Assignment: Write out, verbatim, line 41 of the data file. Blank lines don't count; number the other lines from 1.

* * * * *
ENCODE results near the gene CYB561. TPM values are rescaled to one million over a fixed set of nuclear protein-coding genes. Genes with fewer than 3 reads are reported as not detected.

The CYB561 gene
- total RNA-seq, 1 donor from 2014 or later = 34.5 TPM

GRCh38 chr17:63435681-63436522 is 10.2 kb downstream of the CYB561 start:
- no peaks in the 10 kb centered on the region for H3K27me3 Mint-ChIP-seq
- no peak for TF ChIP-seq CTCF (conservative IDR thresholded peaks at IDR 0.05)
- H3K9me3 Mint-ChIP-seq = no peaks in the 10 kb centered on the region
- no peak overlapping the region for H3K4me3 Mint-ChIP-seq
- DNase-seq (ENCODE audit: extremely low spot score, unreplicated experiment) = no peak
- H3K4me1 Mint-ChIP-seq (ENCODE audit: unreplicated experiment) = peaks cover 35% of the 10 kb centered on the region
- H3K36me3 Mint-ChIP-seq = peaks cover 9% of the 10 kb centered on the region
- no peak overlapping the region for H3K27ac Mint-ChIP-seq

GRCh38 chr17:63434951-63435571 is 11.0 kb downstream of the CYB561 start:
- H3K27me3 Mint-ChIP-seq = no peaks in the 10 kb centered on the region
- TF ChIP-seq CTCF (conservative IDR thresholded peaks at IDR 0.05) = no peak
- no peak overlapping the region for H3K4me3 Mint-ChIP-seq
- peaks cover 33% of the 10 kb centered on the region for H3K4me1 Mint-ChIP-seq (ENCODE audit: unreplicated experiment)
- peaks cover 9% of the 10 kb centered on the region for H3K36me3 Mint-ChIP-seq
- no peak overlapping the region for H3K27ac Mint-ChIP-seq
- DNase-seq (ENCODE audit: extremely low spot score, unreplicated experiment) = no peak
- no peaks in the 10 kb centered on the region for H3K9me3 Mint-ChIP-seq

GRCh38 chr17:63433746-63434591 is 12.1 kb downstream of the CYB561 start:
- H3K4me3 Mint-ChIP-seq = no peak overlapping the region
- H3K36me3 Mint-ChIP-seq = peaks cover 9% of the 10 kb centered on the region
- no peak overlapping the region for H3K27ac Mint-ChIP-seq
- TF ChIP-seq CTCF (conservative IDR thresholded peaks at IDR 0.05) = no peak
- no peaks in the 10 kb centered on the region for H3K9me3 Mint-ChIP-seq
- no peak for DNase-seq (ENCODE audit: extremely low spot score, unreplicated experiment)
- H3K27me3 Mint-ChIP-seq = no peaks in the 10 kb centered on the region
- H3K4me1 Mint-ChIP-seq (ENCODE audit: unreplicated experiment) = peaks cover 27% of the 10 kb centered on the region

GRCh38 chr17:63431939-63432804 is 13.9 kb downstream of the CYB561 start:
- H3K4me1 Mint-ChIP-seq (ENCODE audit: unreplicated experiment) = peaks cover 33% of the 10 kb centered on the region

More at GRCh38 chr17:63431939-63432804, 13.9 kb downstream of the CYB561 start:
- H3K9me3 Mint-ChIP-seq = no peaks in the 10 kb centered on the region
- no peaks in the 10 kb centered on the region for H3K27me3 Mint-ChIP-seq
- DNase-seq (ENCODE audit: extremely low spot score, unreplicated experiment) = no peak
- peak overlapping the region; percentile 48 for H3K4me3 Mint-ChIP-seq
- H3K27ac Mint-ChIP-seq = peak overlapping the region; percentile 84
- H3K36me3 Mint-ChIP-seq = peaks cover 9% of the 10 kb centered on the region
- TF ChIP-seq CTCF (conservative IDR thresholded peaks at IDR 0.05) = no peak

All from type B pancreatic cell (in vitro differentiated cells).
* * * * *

All from type B pancreatic cell (in vitro differentiated cells).